This hierarchical mobility, enabled by the existence of both genders within one vertically oriented sex, with a significant overlap between the two, is of great importance when analysing ancient plays compared to modern sitcoms or any other modern format. The hierarchical mobility allows female characters to be powerful, bold, intelligent, and thus traverse higher up the hierarchy without being perceived as unnatural. Modern comedies, however, function within a horizontally oriented two-sex system. Each sex has its domain and set of characteristics and is considered an “incommensurable opposite” (Laqueur 10) of the other. If one thing is regarded as an “incommensurable opposite” of another, there is no overlap between the two, creating two distinct categories with a much more impermeable border. The two-sex system, by acknowledging that female and male exist as ontologically equivalent in a horizontal structure, has paved the way for progress in our understanding of the female anatomy, equal rights for men and women, and the widespread emancipation of women. However, it also hardened the border between what is considered masculine or feminine. Despite the widely recognised modern distinction between sex and gender, attempting to separate the biological from culturally charged characteristics, formerly conflated within the one-sex model, the two sexes are still closely entwined with their corresponding gender stereotypes.
For the sitcom, a genre that, as we have seen, relies heavily on stereotypes, the opposition of sexes leads to a rigid system in which one sex showing characteristics of another is very rare. When it does occur, it is most often to produce a short moment of laughter (e.g., a muscular man doing something feminine) or introduce a stock character that is funny because it goes against what is considered natural (e.g., the burly woman or the petite straight man with a high voice). This leaves women with few preselected characteristics that are hard or impossible to escape without crossing the border to what is considered “manly”. These characteristics can be summarised as the dichotomy between “mothers” and “whores”.
4. Mothers and Whores: The Dichotomy of Women in Comedy
The following chapter will analyse and compare ancient comedies and modern sitcoms and their depiction of women. The sitcom “The Big Bang Theory” will serve as a primary source, focusing on the analysis of two episodes to allow for a more in-depth study of the material and using other sitcoms as additional examples. Similarly, for the ancient plays, this paper will only focus on two plays chosen to represent the different types of plot structure and humour provided by Old Greek Comedy compared to New Greek and Roman Comedy. The play “Assemblywomen” by Aristophanes will serve as an example of Old Greek Comedy since its plot revolves around a group of women taking power, thereby creating a rare and intriguing depiction of what men at the time thought women would do if given the reins of government. It should again be noted that Old Comedy is structurally very different to the format of the modern sitcom; nonetheless, it is included in this paper due to its similarities in humour. Where the Roman and New Greek comedies rely on subtle changes in stock characters, common plot structures and situational comedy to be entertaining to the audience, Old Comedy does not shy away from crude and sexual humour revolving around stereotypes of the sexes, making it a fruitful source for ancient stereotypes. Additionally, although the modern sitcom draws from both kinds of humour, it is often more akin to Old Greek Comedy regarding its blatant exploitation of stereotypes for entertainment thus making Old Comedy’s inclusion in the analysis imperative. The ancient Roman comedy will be represented by Plautus’ “Cistellaria”, chosen for two reasons. Firstly, its classic plot elements of rape of a citizen woman, exposure of the child, recognition of the child using tokens, and a wedding to a citizen man enabled by this recognition. Secondly, Plautus’s attempt, in this play and others, to highlight the dichotomy of “mothers” and “whores” while also blending the borders between the two. This is particularly noteworthy since, in ancient comedy, the categories of “mother” and “whore” are strictly separated along class lines, in contrast to the modern sitcom, which, due to a less rigid class distinction, can apply the dichotomy more freely. Consequently, the sitcom allows for one character to be represented as both “mother” and “whore” without, as we will see, disrupting the dichotomy itself.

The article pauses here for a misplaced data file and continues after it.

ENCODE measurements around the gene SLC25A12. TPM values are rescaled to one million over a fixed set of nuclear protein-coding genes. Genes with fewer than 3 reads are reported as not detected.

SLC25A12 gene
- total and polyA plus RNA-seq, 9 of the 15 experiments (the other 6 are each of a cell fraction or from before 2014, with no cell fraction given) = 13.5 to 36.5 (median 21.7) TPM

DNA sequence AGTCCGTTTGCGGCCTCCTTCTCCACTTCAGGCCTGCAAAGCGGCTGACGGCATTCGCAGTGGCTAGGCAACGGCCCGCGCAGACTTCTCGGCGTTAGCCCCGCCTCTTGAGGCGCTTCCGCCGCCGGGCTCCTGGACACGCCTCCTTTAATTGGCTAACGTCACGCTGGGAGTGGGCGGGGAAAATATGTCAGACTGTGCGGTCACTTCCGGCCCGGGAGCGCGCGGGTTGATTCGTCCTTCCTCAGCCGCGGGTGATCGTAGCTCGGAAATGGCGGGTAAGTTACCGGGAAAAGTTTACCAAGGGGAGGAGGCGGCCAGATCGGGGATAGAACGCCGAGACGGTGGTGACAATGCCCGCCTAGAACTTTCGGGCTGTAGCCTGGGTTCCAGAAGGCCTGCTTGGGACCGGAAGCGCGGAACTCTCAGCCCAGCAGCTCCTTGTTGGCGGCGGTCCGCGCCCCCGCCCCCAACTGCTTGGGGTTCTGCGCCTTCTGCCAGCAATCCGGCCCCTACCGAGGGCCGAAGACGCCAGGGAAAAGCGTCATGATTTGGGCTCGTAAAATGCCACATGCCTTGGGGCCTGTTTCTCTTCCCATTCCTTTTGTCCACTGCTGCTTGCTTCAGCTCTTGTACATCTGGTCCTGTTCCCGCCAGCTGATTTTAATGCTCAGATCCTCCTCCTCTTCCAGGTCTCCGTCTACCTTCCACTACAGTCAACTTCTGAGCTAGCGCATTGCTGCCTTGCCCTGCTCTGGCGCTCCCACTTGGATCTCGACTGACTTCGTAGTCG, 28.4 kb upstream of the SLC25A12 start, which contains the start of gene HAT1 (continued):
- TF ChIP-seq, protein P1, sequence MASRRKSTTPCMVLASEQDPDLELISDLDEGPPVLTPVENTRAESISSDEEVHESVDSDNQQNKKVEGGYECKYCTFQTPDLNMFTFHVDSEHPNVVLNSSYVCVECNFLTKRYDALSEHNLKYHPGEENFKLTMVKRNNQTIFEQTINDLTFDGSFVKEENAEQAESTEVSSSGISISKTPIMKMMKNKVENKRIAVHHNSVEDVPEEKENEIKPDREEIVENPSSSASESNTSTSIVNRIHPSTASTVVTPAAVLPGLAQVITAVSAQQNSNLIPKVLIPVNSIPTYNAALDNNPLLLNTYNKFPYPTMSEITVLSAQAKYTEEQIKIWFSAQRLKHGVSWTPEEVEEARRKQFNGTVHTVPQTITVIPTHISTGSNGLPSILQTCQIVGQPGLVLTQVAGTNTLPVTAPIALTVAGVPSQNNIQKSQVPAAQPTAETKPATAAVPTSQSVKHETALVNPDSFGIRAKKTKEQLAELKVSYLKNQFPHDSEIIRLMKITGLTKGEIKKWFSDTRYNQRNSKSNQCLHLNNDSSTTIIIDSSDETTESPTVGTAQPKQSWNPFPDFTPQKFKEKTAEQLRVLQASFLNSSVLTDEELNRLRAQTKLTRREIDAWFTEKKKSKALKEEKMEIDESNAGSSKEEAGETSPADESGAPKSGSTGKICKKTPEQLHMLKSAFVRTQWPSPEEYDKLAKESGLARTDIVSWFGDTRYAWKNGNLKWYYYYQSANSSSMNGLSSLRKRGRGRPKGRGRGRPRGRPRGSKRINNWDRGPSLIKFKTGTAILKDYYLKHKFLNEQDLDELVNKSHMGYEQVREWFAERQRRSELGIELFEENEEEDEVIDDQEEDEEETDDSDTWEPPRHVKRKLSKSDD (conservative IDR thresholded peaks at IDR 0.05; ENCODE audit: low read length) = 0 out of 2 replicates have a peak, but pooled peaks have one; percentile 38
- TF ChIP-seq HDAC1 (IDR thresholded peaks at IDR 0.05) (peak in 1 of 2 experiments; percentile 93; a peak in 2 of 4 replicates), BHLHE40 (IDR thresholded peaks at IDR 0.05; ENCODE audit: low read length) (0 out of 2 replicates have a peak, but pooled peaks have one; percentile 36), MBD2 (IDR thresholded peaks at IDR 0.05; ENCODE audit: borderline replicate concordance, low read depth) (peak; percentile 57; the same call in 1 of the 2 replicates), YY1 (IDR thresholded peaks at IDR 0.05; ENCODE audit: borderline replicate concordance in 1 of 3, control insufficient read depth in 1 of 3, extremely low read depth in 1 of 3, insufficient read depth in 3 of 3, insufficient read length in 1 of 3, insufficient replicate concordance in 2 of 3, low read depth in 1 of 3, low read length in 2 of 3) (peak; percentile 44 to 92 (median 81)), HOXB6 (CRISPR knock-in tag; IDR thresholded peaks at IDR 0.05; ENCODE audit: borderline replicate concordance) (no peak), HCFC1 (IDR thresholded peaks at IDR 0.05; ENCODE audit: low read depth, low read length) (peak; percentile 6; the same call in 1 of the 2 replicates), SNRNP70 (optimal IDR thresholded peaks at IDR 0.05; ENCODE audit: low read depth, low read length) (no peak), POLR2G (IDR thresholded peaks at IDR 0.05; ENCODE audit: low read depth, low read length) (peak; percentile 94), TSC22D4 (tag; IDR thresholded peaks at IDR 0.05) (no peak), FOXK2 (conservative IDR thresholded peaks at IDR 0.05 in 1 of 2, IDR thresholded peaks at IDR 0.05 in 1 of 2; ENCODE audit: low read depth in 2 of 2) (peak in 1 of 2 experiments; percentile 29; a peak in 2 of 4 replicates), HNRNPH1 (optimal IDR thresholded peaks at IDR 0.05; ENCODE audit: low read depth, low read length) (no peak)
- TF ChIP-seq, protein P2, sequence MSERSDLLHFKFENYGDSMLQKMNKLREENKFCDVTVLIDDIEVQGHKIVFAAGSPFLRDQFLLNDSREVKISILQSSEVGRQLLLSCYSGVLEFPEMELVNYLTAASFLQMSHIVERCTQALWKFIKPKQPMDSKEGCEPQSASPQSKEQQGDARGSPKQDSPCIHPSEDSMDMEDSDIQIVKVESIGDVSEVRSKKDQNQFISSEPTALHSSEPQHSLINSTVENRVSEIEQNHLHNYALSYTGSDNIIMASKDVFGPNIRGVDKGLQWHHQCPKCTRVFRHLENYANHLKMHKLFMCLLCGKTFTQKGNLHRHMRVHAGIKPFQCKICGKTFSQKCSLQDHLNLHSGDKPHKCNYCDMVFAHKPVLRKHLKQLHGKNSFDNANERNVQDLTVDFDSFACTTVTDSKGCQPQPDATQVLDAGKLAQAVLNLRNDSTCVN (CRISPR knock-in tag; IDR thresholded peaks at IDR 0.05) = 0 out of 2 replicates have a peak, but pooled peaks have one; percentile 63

The first two subchapters will analyse the plays and comedies and determine the extent and manner to which they adhere to the dichotomy of “mothers” and “whores”, laid out and popularised by Freud. Freud’s thesis was based on the understanding that sons of distant mothers treat wives as substitutes for mothers, consequently separating objects of emotional love (“mothers”) from objects of sexual desire (“whores”) (Dutch 200). Although popularised by Freud, this dichotomy was neither discovered by him nor is it limited to men with distant mothers. It is at the core of how we have perceived and represented women for over two millennia in ways that still affect us today. Kathryn Carovano, for example, argues that in AIDS care, the reliance on the dichotomy prevents all women from having equal access to the healthcare they need since prevention is focused primarily on “women in the sex industry and, more recently, prenatal women” (Carovano 131). The third and last subchapter will then show how the dichotomy applies to women differently in sitcoms than in ancient comedy due to the social structure they inhabit and briefly outline how Plautus uses “Cistellaria” to blend and distort the two categories.